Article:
In our age of analytics, more and more companies claim to be data-driven. They’re proud of having largely abandoned experienced-based, gut-feel-based or boss-directed decision making.

The value of data-driven decision-making is that it improves the quality of business decisions while reducing the risk of poor, business-killing decisions caused by:

  1. Simply following the views of the loudest, most charismatic or most dynamic person in the room.
  2. Inadequate data quality and lack of data integration in company systems.
  3. Using inadequate analytic tools or relying solely on Excel.
  4. Over-reliance on anecdotes from operations.
  5. Relying largely on the person with the most seniority or experience.
  6. Over-reliance on a valued consultant or executive mentor.
  7. Taking the path of least resistance based on tradition.
  8. Cautiously following industry trends.

Since data-driven can be defined in many different ways, here are the widely-accepted indicators that will enable you to gauge how systematically your company operates using a data-driven culture.

Business strategy is underpinned by data

Companies often struggle to develop a coherent business strategy. Some companies are distracted by the latest headline, executive turnover, competitor initiatives, internal turmoil or regulatory developments. For example, can Bombardier reasonably claim that its development of the C Series jet was a data-driven strategic decision in view of the existence of strong, direct competitors?

Data-driven companies develop strategy by integrating the data about business measures, technology, external trends, and threats into a single, unified approach. They use data and analytics to describe how the strategy will:

  1. Produce business value for shareholders.
  2. Deliver product and service value for customers.
  3. Leverage technology developments and process improvements.
  4. Address threats posed by competitors.

Innovation and market disruption are evident

Companies cannot rely on previous successes to drive todays and future prosperity. Eventually, competitive advantages become commoditized and innovation, expressed as appealing products or services, will be necessary to sustain growth.

Innovation is a necessary trait of sustainable companies. Data-driven companies analyze a wide variety of data to:

  1. Stimulate new ideas.
  2. Model the potential and risks of innovations.
  3. Create new revenue streams from promising innovation.

Data and analytics are widely embraced

Many companies make use of data and analytics quite unevenly. Some functions or divisions use it widely while others remain skeptical about the value. For example, a company may say they use data to drive decisions but in reality some managers still follow their instincts and dismiss the analytical results as nice but “not for me.”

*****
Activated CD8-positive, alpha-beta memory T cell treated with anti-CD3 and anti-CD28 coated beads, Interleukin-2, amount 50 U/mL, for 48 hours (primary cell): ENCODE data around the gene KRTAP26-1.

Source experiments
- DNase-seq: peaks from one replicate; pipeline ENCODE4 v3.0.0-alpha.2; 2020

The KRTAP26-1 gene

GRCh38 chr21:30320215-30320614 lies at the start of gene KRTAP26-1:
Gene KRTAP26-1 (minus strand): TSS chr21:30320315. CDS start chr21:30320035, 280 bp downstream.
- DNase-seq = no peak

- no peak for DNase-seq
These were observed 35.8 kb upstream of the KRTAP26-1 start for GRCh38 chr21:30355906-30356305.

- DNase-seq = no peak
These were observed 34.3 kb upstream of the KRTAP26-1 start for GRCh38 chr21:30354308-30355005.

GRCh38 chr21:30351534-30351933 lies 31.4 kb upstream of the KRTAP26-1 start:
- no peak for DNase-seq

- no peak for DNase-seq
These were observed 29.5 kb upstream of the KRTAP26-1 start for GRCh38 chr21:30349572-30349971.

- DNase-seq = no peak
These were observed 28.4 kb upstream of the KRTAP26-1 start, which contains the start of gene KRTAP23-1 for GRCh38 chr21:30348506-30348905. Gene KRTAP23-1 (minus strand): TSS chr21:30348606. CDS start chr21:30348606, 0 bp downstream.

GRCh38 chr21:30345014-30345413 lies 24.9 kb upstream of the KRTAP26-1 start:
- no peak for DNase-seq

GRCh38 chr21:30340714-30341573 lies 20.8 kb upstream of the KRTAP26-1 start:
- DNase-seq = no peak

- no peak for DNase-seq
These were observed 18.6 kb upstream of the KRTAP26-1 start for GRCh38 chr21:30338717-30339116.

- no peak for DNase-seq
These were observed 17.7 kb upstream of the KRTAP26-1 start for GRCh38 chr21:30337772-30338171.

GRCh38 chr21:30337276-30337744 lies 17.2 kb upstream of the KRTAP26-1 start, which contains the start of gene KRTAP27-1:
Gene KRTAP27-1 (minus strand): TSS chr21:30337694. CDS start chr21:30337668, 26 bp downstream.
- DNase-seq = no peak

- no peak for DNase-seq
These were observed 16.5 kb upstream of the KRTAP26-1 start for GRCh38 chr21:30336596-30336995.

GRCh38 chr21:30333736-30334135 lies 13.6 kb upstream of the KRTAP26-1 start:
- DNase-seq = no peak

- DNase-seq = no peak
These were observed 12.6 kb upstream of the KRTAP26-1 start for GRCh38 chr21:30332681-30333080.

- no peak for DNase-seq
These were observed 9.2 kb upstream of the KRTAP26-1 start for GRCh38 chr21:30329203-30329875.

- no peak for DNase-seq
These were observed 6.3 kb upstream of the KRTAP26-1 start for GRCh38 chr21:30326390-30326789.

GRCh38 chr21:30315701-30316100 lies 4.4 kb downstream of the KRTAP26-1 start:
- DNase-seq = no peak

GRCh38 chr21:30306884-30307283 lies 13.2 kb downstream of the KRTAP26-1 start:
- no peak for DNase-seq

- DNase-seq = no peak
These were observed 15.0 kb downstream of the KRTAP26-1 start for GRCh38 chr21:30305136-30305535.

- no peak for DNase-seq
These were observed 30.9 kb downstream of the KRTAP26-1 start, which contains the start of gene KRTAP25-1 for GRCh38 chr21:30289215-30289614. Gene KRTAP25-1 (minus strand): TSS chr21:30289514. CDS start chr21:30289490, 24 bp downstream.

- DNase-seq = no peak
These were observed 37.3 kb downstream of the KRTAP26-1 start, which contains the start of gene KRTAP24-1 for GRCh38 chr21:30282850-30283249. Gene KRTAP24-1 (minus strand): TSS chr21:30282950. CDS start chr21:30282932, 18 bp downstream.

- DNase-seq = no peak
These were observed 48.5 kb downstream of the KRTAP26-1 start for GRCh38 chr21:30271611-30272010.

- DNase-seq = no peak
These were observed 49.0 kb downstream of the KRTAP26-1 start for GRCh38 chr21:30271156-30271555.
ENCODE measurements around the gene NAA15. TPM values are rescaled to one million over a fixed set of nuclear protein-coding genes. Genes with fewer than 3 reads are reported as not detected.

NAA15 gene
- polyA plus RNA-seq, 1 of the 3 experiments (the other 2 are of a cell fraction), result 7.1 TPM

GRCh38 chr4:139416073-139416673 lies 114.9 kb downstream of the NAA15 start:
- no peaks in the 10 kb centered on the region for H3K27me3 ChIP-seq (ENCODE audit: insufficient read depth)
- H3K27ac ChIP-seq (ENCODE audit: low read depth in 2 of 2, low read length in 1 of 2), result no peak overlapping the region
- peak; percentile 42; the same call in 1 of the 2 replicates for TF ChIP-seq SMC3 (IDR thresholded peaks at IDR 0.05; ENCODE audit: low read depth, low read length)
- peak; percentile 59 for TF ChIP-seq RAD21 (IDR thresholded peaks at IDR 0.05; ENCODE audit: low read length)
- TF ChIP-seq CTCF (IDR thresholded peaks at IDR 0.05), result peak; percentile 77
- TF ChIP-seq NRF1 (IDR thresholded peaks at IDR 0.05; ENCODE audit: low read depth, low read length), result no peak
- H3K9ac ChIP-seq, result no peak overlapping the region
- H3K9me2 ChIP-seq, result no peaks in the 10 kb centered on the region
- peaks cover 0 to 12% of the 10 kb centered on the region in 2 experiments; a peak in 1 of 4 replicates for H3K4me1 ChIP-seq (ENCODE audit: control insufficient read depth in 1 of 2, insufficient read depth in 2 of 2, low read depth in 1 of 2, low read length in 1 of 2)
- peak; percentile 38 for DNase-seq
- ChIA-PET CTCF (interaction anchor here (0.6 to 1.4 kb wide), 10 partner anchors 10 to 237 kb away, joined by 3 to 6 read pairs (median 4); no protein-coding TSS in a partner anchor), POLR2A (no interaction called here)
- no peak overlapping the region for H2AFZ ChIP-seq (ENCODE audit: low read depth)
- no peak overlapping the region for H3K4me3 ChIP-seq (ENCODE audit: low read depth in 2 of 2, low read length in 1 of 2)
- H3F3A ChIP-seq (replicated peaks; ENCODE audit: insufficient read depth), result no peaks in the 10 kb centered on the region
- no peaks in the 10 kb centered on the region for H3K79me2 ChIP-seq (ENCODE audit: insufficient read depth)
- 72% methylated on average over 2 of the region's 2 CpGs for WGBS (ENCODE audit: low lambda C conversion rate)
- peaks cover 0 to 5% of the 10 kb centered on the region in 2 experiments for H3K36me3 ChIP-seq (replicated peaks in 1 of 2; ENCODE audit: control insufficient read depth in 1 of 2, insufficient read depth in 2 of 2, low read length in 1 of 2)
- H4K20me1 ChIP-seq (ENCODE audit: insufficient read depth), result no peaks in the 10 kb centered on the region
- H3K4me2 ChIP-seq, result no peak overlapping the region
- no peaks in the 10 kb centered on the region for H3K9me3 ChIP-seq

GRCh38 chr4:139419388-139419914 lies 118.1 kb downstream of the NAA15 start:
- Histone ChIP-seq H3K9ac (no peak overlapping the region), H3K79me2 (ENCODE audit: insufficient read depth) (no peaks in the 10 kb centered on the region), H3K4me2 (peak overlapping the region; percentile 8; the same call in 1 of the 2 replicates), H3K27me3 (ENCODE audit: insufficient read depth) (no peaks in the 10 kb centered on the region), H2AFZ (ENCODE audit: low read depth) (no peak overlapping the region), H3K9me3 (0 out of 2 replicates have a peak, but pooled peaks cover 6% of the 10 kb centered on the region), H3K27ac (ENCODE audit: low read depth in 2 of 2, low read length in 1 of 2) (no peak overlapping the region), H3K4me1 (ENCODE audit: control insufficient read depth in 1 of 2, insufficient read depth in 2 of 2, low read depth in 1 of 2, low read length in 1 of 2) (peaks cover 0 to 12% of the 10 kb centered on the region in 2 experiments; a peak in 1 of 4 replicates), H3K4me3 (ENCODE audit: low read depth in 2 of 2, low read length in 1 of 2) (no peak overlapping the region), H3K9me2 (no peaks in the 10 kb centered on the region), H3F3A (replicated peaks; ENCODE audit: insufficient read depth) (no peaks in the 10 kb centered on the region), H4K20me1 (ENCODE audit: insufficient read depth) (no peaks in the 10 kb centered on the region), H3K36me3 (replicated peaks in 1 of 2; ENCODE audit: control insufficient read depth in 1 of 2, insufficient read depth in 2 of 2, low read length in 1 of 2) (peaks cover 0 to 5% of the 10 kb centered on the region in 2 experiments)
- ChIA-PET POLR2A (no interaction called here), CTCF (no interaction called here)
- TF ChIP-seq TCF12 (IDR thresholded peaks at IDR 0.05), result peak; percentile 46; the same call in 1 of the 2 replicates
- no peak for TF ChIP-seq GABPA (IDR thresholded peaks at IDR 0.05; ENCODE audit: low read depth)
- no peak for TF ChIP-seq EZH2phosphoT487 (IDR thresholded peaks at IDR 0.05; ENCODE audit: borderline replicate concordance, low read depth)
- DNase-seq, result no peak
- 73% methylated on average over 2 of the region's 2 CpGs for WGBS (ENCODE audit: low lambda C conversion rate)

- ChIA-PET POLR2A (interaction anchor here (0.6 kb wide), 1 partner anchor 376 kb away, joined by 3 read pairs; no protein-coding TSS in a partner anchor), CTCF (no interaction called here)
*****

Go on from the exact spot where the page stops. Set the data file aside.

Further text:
Data-driven companies that use data and analytics frequently and consistently in driving decisions is indicated by:

  1. Data being widely recognized as a valuable asset.
  2. Diversity of data and analytical models being used.
  3. Staff searching for new types of data from additional internal and external sources.
  4. Internal presentations containing a significant number of charts and not just bullet points.
  5. Application of mature asset life cycle management principles.

Measurements quantify appropriate KPIs

Many companies struggle to identify, define, and measure appropriate key performance indicators (KPIs). In some companies enormous political advantage can be derived by revising existing KPIs or by introducing magical new KPIs to create the illusion of superior performance.

By contrast, data-driven companies apply sound measurement principles to KPIs. Supporting evidence consists of:

  1. How well feedback, provided by the data underlying the KPIs and analytical models, is used to improve business or process performance.
  2. How well managers and employees maintain situational awareness to ensure risks are mitigated as quickly as possible.
  3. Managers that use predictive models to become proactive in their decision-making style.
  4. How well lessons from historical operations are used to make smarter decisions in the future.

Scenarios and tests are widely used

Many companies can’t find the resource or the time to examine the data they collect more than superficially. This situation leads to poor decision-making with too much reliance on intuition or hoping that the past is a useful guide to the future.

Data-driven companies that routinely create scenarios and revise assumptions to discover new relationships or to remove biases from critical decisions is indicated by:

  1. Frequent tests to evaluate scenarios and alternatives.
  2. Competitive and trend research using external data.
  3. Analysis using a wide range of data and analytics techniques.

Staff and teams communicate and share information

In many companies communication is confined to silos. Similarly, data is not shared due to internal competition or technical barriers. Such companies are unlikely to be data-driven.

Data-driven companies exhibit a more sharing and more open culture that is transparent to stakeholders.

Based on these indicators, is your company data-driven? Would adopting a more data-driven culture strengthen your company’s performance?

What is your experience with data-driven decision-making?

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